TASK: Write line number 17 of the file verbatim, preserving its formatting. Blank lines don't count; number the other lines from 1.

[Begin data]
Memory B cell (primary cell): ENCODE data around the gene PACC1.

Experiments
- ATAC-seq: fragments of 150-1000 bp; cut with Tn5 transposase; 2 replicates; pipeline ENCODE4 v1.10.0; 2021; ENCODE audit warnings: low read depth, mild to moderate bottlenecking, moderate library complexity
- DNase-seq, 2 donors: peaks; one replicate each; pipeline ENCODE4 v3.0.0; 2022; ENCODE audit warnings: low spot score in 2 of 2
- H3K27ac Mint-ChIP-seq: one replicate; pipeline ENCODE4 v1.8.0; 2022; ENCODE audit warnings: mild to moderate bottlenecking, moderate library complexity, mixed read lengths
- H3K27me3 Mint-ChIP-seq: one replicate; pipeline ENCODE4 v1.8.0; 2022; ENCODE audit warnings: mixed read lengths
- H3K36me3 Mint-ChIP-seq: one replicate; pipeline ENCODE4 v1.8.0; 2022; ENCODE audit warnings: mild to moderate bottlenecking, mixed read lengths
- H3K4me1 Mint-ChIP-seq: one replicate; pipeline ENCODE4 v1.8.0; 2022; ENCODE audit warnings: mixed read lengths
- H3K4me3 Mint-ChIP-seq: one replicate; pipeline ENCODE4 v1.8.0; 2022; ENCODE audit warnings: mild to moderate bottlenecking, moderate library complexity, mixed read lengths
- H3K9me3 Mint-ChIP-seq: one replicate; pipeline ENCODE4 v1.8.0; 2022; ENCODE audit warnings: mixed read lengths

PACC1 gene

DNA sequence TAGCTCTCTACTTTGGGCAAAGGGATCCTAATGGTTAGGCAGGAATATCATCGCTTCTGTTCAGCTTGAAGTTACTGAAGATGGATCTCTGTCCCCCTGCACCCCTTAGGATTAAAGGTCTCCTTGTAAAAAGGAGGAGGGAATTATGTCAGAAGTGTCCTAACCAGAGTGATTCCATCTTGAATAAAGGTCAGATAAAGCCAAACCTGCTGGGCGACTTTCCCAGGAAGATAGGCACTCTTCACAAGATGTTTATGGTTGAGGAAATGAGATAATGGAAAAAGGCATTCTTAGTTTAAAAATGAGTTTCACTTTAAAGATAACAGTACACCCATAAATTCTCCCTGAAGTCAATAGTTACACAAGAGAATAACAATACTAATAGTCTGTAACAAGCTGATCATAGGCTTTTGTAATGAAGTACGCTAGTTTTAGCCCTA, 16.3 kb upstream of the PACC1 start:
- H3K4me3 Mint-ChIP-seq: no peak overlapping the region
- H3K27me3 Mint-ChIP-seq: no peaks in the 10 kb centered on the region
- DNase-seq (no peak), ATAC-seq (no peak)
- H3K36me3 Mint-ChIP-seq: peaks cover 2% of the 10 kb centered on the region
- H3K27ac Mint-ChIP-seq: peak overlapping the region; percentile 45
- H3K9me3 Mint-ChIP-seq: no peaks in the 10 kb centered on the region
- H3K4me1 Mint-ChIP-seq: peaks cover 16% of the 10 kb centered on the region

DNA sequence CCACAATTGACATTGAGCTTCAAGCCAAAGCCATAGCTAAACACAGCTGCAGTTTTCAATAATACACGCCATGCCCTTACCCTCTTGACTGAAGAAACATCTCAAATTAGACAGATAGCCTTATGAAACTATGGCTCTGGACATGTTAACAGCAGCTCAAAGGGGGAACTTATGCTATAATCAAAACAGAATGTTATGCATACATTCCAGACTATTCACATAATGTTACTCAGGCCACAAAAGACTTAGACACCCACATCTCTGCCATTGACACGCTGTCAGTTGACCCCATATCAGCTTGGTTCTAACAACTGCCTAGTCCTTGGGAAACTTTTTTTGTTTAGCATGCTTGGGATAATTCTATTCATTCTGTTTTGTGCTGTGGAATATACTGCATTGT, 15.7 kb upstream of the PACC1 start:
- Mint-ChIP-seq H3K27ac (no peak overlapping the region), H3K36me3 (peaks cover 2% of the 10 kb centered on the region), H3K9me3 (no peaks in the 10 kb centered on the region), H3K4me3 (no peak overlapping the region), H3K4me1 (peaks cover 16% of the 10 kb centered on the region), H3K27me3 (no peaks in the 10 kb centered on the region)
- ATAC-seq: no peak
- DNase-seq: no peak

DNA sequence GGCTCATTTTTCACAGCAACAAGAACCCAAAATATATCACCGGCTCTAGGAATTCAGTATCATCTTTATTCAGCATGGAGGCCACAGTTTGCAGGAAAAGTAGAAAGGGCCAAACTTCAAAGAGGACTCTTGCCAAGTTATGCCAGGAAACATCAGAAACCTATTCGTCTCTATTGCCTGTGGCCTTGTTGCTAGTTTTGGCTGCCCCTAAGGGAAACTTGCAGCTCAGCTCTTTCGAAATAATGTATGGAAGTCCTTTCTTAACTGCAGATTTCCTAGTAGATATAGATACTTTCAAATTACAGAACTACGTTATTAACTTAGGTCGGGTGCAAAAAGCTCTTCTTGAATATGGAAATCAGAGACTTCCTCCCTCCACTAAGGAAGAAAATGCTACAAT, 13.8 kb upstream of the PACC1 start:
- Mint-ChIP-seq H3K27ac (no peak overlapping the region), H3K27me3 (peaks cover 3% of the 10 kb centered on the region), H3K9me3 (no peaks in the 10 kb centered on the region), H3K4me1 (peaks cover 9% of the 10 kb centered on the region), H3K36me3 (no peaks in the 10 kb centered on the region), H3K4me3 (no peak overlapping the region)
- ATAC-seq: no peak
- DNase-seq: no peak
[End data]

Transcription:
- H3K27ac Mint-ChIP-seq: peak overlapping the region; percentile 45